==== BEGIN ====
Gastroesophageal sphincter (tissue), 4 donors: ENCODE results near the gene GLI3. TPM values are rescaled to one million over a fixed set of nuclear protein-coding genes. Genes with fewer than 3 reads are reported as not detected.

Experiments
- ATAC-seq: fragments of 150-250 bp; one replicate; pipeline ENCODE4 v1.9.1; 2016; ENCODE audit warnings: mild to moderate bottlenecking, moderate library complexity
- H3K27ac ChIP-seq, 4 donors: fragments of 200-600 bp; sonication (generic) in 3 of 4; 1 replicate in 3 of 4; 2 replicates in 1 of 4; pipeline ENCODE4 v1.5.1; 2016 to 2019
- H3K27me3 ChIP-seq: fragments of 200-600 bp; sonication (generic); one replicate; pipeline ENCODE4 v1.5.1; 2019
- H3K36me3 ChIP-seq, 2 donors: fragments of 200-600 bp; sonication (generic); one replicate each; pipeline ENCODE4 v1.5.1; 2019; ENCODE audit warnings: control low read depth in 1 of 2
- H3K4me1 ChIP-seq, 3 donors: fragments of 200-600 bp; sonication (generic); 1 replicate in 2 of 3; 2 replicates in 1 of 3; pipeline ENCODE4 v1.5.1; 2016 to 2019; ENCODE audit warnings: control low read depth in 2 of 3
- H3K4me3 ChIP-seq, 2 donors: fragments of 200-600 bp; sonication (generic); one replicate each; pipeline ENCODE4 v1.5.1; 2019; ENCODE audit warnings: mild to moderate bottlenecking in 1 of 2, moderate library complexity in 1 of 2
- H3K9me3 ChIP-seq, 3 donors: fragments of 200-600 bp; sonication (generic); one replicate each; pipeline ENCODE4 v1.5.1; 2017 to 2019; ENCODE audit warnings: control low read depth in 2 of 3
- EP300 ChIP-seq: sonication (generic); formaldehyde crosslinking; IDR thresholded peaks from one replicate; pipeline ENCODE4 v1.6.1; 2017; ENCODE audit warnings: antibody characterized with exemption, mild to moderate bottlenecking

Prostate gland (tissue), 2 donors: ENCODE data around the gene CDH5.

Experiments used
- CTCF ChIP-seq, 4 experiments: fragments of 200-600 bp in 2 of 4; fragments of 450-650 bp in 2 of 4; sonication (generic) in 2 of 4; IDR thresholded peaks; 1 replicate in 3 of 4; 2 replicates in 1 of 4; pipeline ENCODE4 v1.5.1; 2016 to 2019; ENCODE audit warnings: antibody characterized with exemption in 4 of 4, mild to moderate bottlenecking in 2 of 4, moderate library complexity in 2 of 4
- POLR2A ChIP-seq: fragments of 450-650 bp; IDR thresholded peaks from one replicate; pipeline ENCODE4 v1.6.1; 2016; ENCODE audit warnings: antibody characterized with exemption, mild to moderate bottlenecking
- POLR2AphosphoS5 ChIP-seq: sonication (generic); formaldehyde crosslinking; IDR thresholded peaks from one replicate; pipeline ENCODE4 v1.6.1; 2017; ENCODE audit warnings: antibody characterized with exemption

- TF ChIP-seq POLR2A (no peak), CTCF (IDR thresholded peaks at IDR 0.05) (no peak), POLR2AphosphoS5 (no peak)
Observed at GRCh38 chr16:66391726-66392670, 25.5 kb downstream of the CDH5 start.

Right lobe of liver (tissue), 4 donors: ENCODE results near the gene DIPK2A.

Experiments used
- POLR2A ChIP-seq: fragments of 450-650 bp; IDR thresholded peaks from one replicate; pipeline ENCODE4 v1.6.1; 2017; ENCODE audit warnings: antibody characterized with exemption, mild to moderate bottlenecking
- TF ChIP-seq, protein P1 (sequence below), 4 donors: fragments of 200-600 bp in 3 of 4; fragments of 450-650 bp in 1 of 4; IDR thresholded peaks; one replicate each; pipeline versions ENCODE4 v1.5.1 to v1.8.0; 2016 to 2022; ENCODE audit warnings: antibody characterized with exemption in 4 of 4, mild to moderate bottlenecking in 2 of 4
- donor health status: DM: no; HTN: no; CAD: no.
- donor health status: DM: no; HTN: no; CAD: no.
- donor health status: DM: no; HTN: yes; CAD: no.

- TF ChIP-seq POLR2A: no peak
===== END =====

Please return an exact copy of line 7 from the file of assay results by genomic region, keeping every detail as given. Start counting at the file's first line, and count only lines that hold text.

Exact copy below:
- H3K4me1 ChIP-seq, 3 donors: fragments of 200-600 bp; sonication (generic); 1 replicate in 2 of 3; 2 replicates in 1 of 3; pipeline ENCODE4 v1.5.1; 2016 to 2019; ENCODE audit warnings: control low read depth in 2 of 3